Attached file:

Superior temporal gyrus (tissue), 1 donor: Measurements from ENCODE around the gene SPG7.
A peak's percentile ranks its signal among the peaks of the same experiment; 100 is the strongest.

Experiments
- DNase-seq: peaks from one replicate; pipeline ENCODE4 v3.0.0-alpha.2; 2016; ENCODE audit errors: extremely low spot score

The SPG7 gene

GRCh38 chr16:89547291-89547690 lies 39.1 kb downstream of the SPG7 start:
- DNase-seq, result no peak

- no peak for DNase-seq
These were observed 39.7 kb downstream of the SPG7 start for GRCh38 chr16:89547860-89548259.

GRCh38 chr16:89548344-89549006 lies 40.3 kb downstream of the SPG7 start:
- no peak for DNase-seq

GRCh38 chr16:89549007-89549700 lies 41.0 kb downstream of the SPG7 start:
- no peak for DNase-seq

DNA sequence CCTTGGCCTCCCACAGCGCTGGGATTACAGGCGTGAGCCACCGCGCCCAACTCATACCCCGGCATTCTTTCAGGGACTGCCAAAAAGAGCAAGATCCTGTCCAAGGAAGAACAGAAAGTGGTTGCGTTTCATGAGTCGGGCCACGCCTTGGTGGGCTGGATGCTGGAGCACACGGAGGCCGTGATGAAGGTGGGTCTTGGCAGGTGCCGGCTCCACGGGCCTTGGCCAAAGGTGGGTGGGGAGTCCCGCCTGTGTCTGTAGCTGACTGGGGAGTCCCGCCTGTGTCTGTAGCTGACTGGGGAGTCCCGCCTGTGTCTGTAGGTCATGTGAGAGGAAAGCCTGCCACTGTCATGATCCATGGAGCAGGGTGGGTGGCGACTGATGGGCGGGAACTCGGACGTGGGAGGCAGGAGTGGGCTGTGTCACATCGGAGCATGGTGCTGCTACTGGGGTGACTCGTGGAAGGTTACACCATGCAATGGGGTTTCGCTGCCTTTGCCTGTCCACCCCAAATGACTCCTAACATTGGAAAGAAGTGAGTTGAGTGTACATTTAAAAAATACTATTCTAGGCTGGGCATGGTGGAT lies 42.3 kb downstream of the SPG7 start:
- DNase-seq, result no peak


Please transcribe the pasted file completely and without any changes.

Superior temporal gyrus (tissue), 1 donor: Measurements from ENCODE around the gene SPG7.
A peak's percentile ranks its signal among the peaks of the same experiment; 100 is the strongest.

Experiments
- DNase-seq: peaks from one replicate; pipeline ENCODE4 v3.0.0-alpha.2; 2016; ENCODE audit errors: extremely low spot score

The SPG7 gene

GRCh38 chr16:89547291-89547690 lies 39.1 kb downstream of the SPG7 start:
- DNase-seq, result no peak

- no peak for DNase-seq
These were observed 39.7 kb downstream of the SPG7 start for GRCh38 chr16:89547860-89548259.

GRCh38 chr16:89548344-89549006 lies 40.3 kb downstream of the SPG7 start:
- no peak for DNase-seq

GRCh38 chr16:89549007-89549700 lies 41.0 kb downstream of the SPG7 start:
- no peak for DNase-seq

DNA sequence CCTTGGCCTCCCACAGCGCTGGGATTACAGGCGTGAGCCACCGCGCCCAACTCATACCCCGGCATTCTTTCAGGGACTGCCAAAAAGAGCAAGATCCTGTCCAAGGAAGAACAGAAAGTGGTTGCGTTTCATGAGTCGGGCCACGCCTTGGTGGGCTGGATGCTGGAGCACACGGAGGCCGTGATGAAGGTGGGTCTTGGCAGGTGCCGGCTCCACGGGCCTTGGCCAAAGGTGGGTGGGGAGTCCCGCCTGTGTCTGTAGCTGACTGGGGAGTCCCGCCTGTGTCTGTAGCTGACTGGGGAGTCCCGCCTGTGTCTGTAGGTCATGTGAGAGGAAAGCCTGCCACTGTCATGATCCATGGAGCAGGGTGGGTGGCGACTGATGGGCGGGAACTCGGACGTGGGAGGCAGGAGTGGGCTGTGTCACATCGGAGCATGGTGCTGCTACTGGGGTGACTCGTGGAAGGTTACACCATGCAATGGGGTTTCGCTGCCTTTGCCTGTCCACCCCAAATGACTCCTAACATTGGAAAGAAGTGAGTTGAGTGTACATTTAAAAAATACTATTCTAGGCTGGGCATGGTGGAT lies 42.3 kb downstream of the SPG7 start:
- DNase-seq, result no peak